Fear is the driver here. How did it get such control of us? Patriarchy – or more accurately, what I call the Great Trauma Recycling System goes far back in our history (I. I think a good place to start is the rise of the city/state. We know that social stratification occurred there. The city state was a way of pooling survival efforts together to have more control over resources. Some took control of those resources and there was a development of a priestly castes or elite with higher privileges than most everyone else. With the need to feed larger populations came less ability to adapt and move around, so any fluctuations in the environment led to bigger losses of life. Civilizations rise and then they fall, often creating the conditions for that fall themselves by over-taxing the environment they depend upon. It seems to me we lost trust in God and Nature along the way and programmed ourselves into belief in scarcity rather than abundance. Then we channeled that into monetary systems which serve the elite.
I think once upon a time we didn’t worry about abundance so much. We existed in abundance with cycles of pause and quiet restraint woven in (nature is abundant). Those periods were part of the cycle, like sleep and wake, winter and summer, dark and light, and we knew how to flow with that. With the force of civilization, we lost that trust and started accumulating on a much larger scale. We stopped trusting nature and started trying to manage her. We began to see ourselves as separate from nature. Along the way we also stopped trusting our bodies. Bodies became the root of sin. I wonder sometimes, was there an original trauma so overwhelming it knocked us out of trust? Did we start accumulating and from there develop the city/state? Nature has larger cycles of very dramatic catastrophes. Did one of those knock us into a trauma state so intense we never really recovered? There are some authors who think so (see The Fall by Steve Taylor). Others surmise that it was Aliens. Certainly, the Gods of civilization were often not friendly or benevolent. The God of the Old Testament certainly is not very tolerant or loving.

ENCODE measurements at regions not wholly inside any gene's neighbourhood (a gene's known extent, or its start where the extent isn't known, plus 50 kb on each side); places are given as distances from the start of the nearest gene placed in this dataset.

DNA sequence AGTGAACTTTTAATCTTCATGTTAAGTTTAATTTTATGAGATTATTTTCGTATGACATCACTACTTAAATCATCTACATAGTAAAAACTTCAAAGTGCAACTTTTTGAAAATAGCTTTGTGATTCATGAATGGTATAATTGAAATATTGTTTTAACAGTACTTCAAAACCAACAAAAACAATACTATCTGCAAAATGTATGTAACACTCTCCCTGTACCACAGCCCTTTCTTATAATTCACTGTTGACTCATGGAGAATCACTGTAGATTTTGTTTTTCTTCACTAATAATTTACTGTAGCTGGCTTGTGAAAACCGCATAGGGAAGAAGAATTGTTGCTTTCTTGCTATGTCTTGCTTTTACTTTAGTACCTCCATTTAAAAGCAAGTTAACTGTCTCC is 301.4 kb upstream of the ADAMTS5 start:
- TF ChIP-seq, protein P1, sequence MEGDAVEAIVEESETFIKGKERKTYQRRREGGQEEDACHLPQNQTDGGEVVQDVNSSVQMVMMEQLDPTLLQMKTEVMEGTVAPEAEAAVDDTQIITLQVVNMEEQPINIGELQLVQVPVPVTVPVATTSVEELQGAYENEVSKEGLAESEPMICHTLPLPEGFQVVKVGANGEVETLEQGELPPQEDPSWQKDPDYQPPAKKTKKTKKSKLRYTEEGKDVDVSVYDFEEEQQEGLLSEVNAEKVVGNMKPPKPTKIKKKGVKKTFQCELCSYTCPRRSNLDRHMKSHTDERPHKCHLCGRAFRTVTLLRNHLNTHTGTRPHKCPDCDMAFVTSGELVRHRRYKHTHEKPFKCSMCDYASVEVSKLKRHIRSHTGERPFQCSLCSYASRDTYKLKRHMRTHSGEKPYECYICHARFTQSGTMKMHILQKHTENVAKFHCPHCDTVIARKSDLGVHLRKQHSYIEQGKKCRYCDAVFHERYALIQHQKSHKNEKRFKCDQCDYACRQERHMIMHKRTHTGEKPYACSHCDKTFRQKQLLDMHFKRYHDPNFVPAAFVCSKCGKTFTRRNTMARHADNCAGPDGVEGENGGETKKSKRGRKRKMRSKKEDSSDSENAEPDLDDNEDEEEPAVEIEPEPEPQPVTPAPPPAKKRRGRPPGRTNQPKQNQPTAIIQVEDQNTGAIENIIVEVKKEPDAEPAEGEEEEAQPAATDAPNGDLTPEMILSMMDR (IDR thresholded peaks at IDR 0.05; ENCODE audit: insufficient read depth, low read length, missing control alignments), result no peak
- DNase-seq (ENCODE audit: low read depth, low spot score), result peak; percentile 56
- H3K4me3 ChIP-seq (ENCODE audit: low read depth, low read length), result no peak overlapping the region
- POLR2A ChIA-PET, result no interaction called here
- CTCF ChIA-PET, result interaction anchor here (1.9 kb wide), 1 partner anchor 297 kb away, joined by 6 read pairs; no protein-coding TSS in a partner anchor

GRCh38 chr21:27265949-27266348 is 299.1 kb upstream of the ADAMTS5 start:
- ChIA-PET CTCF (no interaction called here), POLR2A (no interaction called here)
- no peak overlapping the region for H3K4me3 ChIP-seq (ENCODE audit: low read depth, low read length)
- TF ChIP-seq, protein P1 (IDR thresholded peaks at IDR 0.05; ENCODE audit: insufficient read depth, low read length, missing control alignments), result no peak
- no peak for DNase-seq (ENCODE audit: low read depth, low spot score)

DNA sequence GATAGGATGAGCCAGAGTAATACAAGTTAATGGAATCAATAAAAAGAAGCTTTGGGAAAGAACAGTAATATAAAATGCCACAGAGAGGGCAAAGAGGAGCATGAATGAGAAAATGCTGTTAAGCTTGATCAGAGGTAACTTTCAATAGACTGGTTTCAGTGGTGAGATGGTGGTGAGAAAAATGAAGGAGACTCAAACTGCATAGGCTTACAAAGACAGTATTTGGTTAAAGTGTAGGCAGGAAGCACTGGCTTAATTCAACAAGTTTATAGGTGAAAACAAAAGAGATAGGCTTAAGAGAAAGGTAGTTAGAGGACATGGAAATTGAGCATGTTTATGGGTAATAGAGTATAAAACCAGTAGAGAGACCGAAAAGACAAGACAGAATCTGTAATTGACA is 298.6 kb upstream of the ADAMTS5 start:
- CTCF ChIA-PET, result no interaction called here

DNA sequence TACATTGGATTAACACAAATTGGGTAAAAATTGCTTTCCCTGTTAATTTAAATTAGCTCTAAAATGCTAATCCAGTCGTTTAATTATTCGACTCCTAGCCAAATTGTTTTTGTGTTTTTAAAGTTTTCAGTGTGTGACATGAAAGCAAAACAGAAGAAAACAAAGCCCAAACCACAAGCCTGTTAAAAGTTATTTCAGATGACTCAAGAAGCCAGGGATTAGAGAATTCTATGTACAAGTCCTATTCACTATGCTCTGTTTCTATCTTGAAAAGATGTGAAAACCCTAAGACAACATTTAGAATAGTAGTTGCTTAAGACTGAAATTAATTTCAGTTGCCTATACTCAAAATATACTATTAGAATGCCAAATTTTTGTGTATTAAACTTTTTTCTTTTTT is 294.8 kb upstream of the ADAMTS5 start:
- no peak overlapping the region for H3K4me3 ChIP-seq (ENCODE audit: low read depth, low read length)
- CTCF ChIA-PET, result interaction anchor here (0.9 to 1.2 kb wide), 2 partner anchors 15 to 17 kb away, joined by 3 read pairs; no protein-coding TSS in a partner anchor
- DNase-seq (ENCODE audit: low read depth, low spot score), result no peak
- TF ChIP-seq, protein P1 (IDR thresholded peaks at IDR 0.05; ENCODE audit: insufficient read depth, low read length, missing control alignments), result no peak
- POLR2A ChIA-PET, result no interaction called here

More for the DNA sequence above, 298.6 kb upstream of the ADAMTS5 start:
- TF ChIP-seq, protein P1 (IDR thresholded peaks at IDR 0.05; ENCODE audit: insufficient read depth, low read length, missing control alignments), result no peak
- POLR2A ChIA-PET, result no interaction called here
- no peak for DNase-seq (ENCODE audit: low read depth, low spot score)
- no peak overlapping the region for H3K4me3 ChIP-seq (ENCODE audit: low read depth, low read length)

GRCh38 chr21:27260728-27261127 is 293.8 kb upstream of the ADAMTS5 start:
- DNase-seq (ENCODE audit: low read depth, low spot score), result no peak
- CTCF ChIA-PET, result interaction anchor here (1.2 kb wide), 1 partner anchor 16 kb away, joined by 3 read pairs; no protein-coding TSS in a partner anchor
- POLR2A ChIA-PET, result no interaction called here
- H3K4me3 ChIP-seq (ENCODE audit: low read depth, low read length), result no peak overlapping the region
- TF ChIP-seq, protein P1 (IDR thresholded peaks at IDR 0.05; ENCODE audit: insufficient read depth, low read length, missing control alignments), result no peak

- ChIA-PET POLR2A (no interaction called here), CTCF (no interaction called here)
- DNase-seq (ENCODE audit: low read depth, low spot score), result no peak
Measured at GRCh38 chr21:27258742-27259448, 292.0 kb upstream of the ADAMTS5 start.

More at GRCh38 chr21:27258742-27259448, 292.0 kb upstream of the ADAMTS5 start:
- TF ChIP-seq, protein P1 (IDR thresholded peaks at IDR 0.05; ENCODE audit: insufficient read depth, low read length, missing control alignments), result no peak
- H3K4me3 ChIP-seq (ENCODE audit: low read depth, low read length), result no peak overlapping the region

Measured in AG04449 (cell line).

Trauma induced separation from nature has not served us well. One impact of trauma is dissociation. Dissociation leads us to feel separate from our bodies. Joseph Chilton Pearce thinks a large part of our lack of trust in our bodies comes from our socialization. His thesis is that as we become more adept at language, we develop an inner dialogue which separates us from our bodily experience. In addition, socialization teaches us to override our impulse and we begin to fear our instinct. In the process we mold ourselves into “proper” human beings. All human societies do this, but not all at the same level. Western society, in particular, has repressed impulse to an extreme and it is clearly unhealthy for us. The cost is our trust in ourselves and our inner ways of knowing. The trajectory of western spirituality has been all about that. The body is evil, we are inherently sinful, and we perceive God as more threatening than benevolent. We are at risk to spend eternity in hell unless we remain repressed.
When we are dissociated from out bodies, we can never truly be like my tree friend. She who knows her magnificence, root, trunk, branches and buds. She who is a vital member of the community of plants and creatures. She is a tree of life. She may be susceptible to Oak Rot, but her heart is clear.